After turning down a position on Twitter’s board, Musk updated his filing with the Securities and Exchange Commission to indicate that he would not be a passive player in the company’s affairs. Gone is the language that he would restrict his holdings to just 14.0 percent of the company. In hindsight, this was the first hint that he might try something more impactful than simply buying stock to serve as a board member.
platforms Casey Newton isn’t the only one who didn’t think Musk would launch a hostile takeover of Twitter. After news broke that Musk had acquired 9.1 percent of the company’s stock, many people briefly entertained the idea that Musk might try to buy the entire company, only to finally conclude that he had already gotten all of it. what he wanted from Twitter.
Casey was correct in positing that Twitter’s poison pill provisions may not be enough to stop Musk. But he also assumed that Musk would simply continue to troll the company through his tweets, which is certainly still a likely outcome.
Anyone who has been in the market to buy a home knows about “best and final” deals. In his opening salvo, Musk claims that his offer to buy Twitter is exactly that. Whether that bolsters his position or ends up backing him into a corner, it’s too soon to tell. But it is clear that he is offering Twitter shareholders a fairly fair premium: $43 billion for a company with a market capitalization of $37 billion.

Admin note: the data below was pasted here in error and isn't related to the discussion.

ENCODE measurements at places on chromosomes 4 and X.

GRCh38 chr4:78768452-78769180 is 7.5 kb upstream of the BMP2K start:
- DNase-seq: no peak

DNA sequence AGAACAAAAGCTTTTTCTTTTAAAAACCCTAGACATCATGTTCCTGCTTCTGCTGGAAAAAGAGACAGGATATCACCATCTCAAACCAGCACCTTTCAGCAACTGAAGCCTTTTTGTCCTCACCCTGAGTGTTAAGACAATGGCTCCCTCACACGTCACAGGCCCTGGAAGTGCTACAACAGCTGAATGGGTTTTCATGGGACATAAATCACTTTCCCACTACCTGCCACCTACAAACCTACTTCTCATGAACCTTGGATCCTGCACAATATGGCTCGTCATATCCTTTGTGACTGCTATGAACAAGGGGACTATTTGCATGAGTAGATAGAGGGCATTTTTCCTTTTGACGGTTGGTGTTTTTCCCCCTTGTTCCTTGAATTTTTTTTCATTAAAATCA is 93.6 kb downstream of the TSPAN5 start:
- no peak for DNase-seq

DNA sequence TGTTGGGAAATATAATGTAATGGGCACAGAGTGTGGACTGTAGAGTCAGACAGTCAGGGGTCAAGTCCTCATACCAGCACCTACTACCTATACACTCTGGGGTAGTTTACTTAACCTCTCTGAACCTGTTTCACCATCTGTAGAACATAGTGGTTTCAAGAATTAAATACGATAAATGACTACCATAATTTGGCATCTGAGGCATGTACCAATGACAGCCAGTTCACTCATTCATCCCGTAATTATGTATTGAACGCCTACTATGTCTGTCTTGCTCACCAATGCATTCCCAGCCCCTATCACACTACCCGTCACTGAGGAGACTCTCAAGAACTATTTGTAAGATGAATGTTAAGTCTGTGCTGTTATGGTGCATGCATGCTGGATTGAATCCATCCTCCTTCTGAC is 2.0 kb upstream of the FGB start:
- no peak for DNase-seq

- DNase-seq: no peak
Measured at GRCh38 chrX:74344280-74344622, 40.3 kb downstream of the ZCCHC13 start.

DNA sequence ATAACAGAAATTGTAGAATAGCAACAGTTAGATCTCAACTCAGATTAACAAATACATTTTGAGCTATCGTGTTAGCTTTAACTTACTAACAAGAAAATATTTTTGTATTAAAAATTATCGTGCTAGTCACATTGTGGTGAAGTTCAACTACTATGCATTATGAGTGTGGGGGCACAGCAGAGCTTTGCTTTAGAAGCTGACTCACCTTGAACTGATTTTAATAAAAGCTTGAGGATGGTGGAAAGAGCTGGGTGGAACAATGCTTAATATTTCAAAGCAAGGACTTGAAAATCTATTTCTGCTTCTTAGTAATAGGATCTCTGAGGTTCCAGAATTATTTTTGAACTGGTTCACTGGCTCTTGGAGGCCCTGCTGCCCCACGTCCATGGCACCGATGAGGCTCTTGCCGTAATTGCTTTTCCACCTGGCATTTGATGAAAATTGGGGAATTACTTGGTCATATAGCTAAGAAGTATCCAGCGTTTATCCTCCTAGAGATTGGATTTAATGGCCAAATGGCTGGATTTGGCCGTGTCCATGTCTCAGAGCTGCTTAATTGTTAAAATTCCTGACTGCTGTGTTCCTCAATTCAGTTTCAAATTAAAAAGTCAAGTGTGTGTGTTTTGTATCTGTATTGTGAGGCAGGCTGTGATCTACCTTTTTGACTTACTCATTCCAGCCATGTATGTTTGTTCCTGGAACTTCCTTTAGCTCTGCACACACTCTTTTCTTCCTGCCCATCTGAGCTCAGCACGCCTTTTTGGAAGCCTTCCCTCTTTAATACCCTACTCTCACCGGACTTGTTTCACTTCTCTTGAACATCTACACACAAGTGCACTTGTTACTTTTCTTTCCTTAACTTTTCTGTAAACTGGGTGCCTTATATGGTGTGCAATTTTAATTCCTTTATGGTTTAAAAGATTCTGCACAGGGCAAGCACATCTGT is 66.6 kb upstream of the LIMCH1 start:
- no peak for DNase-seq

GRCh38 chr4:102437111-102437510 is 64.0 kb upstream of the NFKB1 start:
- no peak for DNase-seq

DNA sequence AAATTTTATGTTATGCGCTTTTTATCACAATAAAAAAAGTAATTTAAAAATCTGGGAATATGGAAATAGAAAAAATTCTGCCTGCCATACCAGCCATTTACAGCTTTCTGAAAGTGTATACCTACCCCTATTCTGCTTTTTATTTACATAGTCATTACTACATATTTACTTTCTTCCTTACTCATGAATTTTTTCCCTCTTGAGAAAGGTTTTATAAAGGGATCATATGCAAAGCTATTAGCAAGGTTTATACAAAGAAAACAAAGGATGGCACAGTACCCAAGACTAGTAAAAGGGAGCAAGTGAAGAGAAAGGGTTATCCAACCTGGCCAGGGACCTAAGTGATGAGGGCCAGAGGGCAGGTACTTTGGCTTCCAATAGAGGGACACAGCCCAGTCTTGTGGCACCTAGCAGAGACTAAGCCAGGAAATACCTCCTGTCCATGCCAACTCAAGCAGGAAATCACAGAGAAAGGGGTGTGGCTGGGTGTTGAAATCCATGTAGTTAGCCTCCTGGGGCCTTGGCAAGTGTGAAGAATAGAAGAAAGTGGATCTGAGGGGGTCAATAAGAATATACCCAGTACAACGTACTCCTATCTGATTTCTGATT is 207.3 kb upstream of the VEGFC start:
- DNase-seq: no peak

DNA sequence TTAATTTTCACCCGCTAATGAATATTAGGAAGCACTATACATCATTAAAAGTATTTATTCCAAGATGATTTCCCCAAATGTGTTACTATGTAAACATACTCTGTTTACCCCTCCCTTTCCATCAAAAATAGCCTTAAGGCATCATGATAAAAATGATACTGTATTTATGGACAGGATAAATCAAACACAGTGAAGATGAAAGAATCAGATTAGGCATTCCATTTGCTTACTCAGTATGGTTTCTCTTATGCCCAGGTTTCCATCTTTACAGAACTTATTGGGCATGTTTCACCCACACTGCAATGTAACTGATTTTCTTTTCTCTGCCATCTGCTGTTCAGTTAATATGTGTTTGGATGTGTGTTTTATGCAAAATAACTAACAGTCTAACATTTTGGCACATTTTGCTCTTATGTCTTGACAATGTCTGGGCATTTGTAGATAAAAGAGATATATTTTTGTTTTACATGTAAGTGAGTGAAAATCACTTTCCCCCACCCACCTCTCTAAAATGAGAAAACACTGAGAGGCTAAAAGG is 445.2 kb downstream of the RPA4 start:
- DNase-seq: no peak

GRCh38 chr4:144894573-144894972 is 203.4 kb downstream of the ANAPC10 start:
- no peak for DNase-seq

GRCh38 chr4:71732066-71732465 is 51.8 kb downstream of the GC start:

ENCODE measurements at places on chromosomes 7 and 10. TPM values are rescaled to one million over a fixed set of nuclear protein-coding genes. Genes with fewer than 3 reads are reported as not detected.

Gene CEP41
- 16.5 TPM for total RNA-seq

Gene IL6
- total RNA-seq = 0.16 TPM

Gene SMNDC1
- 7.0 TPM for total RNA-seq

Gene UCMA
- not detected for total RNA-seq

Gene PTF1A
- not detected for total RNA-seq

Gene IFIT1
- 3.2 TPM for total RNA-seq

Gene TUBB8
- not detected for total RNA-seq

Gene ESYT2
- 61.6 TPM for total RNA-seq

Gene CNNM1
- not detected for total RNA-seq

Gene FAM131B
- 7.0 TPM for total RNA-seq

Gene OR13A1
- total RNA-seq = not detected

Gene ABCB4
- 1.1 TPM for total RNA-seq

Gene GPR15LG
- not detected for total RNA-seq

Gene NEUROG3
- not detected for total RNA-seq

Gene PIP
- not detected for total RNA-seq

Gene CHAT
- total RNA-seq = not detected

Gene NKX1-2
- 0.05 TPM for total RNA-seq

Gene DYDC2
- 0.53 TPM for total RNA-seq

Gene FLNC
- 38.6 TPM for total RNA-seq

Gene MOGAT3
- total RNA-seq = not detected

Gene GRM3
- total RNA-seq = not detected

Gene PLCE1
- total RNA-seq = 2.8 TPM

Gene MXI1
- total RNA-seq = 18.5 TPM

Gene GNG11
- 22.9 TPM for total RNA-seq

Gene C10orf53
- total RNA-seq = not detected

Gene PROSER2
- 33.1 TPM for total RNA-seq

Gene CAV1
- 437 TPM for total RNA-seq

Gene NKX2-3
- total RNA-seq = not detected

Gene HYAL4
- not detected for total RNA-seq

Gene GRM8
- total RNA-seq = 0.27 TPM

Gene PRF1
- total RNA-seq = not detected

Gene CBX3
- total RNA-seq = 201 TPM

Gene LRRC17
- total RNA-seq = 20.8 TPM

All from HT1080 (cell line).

Musk says that Twitter must be made private in order to make the changes that need to be made. These include an editing feature, an open source algorithm, less moderation, and a higher bar for removing offensive tweets.
Musk is a very rich guy. So naturally, he would say that he is not interested in buying Twitter to make money. He sees Twitter as the “de facto town square” and wants to open source the social media company’s algorithm. He is trying to frame the entire takeover bid as some kind of crusade to protect free speech.
But even a free speech maximalist like Musk needs to convince shareholders that his takeover offer is in their own financial interest. Otherwise, what are we really doing here?
Musk is a prolific Twitter user. He’s a troll too, and Liz Lopatto explains exactly what he needs to do to make people take him more seriously. Musk has a tendency to shoot from the hip, but several corporate governance experts told us they doubt he really thought of all this.
It hasn’t lined up the funding to buy Twitter and take it private. He is working with Morgan Stanley, but no one knows if he is really listening to them. Musk himself said that he may not win in the end. If he manages to pressure Twitter into making the changes he wants, he may simply withdraw his offer. Everything is possible.